WATCH his opening remarks:


However, if the DEA’s focus is in running cover for major pharmaceutical concerns, then jockeying for a cushy consulting position after their tenure, only to return again once the public has forgotten they were complicit, then it is no wonder that the fentanyl crisis continues to be mostly ignored. AP reported in April that the DEA administrator, Milgram, has come under fire for her distribution of no-bid contracts to associates from Milgram’s former roles as New Jersey attorney general and as a New York University law professor. AP reports that since Milgram’s confirmation, almost three dozen veteran agents and senior aides have resigned under fire or been pushed out because of Milgram’s leadership. This includes the DEA’s principal divisions, chief counsel, and the top agent in Mexico.

The last departure also puts a major wrinkle in tackling the fentanyl crisis. A report uncovered Milione’s tracks after he first left the DEA in 2017.

Milione initially left the DEA in 2017 after a 21-year career that included a two-year stint leading the division that controls the sale of highly addictive narcotics. Like dozens of colleagues in the DEA’s Office of Diversion Control, he went to work as a consultant for some of the same companies he had been tasked with regulating.

AP reported in May that Milione’s consulting included testifying on behalf of the nation’s fourth-largest wholesale drug distributor, Morris & Dickson, as it fought to save its license to supply painkillers to hospitals and pharmacies. A federal administrative judge determined four years ago that the Louisiana-based company failed to flag thousands of suspicious orders at the height of the opioid crisis but the DEA didn’t move to strip the license until days after the AP inquired about the case.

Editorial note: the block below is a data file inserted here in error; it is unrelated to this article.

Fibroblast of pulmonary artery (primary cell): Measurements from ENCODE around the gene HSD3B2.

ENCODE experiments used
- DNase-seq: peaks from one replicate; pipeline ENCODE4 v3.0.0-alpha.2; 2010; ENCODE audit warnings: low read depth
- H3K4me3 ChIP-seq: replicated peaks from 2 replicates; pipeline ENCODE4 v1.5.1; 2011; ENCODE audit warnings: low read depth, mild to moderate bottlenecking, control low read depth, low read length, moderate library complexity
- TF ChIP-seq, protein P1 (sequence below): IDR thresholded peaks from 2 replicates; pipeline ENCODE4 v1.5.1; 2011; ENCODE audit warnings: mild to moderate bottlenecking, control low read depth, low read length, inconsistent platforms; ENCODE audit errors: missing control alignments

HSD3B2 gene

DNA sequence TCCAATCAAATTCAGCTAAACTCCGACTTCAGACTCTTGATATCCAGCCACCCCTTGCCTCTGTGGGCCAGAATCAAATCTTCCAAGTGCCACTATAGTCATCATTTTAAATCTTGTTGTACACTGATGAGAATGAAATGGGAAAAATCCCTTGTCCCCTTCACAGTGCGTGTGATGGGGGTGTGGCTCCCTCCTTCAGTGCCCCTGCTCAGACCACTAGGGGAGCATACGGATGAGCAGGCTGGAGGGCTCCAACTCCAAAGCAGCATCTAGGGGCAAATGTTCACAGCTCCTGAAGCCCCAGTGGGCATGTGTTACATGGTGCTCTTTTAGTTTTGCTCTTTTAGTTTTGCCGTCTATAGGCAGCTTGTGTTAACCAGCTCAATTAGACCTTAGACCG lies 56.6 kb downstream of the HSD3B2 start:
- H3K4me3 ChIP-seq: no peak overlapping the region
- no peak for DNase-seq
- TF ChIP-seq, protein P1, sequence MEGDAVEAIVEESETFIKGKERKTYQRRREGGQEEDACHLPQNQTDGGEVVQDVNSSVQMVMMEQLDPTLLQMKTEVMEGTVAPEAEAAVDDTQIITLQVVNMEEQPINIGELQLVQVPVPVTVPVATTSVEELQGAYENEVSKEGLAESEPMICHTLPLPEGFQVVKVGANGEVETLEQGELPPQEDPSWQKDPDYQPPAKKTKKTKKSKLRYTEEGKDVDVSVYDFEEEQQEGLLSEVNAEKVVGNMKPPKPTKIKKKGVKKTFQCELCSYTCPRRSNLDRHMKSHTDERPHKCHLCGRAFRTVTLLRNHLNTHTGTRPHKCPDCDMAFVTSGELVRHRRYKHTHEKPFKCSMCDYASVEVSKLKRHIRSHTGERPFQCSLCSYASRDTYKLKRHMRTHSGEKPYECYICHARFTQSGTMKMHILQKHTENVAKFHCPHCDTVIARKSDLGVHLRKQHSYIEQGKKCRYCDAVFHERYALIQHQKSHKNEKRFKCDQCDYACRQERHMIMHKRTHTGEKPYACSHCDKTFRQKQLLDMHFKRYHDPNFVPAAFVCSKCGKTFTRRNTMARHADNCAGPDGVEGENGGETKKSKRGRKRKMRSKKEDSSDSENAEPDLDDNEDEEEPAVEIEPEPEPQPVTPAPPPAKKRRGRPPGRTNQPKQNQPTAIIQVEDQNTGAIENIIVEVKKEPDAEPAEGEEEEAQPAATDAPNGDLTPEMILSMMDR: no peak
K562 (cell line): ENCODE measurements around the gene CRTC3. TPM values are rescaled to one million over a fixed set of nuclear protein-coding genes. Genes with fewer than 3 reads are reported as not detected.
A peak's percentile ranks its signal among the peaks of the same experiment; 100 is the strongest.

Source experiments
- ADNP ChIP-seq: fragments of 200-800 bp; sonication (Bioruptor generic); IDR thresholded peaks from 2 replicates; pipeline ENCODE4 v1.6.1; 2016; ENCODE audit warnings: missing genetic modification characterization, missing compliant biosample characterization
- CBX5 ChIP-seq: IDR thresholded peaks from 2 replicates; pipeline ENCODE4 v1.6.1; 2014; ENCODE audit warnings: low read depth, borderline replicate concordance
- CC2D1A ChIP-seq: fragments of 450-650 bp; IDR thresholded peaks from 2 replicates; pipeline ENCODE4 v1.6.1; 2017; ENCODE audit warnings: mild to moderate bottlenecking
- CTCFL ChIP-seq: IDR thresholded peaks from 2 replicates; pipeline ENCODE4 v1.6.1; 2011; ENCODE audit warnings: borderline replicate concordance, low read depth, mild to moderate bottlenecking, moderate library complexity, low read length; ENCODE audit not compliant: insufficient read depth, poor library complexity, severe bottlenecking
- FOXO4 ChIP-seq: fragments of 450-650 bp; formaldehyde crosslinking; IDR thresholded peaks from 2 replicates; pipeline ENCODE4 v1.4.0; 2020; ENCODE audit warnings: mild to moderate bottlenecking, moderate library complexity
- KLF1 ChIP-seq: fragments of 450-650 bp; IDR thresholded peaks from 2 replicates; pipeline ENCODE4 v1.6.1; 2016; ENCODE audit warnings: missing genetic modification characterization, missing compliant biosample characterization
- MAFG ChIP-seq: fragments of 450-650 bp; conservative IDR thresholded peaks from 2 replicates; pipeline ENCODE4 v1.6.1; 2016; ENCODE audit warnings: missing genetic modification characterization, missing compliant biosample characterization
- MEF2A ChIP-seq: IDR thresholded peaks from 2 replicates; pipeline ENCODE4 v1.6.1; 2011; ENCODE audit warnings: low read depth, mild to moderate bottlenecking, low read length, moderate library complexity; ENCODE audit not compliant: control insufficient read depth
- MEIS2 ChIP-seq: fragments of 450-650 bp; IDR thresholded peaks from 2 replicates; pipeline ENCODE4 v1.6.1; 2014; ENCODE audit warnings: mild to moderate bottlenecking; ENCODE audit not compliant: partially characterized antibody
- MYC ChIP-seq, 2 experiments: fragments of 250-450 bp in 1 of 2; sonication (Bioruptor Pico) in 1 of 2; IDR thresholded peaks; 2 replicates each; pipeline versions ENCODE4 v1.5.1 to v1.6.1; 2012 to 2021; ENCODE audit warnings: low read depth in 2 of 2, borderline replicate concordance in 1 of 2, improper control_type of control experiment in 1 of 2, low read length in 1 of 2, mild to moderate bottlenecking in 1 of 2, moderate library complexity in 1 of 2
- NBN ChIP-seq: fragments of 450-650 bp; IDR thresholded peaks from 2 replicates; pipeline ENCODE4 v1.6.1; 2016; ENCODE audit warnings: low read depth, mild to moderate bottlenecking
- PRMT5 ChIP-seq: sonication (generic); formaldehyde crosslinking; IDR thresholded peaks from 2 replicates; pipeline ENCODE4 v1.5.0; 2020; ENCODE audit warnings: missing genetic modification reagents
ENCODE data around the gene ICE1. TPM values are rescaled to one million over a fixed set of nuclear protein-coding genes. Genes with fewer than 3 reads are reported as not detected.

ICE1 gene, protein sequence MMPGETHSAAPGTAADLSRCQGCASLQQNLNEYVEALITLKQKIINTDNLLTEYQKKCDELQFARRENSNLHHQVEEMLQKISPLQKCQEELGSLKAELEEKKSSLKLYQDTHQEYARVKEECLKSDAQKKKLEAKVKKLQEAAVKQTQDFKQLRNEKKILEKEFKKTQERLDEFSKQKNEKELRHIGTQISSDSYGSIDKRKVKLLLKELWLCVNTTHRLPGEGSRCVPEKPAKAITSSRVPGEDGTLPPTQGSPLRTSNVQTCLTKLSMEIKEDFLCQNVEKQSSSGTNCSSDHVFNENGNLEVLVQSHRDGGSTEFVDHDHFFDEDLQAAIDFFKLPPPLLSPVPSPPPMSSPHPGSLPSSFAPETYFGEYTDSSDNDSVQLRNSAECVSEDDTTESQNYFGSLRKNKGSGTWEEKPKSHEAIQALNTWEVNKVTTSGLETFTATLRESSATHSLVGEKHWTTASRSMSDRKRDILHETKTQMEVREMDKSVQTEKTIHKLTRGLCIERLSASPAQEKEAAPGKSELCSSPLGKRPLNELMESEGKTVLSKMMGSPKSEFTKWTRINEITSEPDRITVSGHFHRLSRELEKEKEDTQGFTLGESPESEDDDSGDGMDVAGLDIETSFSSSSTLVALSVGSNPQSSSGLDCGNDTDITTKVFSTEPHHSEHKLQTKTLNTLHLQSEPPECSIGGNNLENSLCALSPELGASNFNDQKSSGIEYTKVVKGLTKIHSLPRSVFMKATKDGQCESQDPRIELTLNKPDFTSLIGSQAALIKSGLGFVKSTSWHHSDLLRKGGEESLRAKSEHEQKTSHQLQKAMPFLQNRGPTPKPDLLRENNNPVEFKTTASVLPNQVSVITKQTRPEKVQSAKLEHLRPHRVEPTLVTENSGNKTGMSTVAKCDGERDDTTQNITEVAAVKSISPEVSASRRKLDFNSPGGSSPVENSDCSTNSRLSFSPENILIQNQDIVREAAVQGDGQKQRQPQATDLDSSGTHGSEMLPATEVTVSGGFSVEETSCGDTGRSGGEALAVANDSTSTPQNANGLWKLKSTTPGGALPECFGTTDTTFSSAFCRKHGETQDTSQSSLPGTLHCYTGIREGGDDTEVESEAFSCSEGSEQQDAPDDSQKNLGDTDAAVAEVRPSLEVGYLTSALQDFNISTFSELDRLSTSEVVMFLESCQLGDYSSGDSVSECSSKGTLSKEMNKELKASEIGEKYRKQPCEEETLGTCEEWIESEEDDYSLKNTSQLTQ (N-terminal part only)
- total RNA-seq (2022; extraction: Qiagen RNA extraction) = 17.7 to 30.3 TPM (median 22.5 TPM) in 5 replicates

New reporting has found that during his time in the private sector, Milione also served as a $600-per-hour expert for Purdue Pharma as it fought legal challenges from Ohio to Oklahoma over its aggressive marketing of OxyContin and other highly addictive painkillers. Milione left the DEA again in late June just four days after AP sought comment from the Justice Department about his prior work for Purdue.


Milione claimed in a statement that his reasons for stepping down were personal and did not have anything to do with investigations or occurrences at the agency.

Milione added that his consulting stint helped drug companies comply with DEA rules, just as his return to government gave the DEA insight into how business decisions are made in the real world.

“I care deeply about the DEA, its mission and the brave men and women that sacrifice so much to protect the American public,” he said.

One of the key concerns raised by Senator Chuck Grassley (R-Iowa) is that the deputy administrator position is not required to undergo Senate confirmation. Yet, Milgram was confirmed by unanimous consent in 2021, and much of this turmoil appears to be occurring under her watch.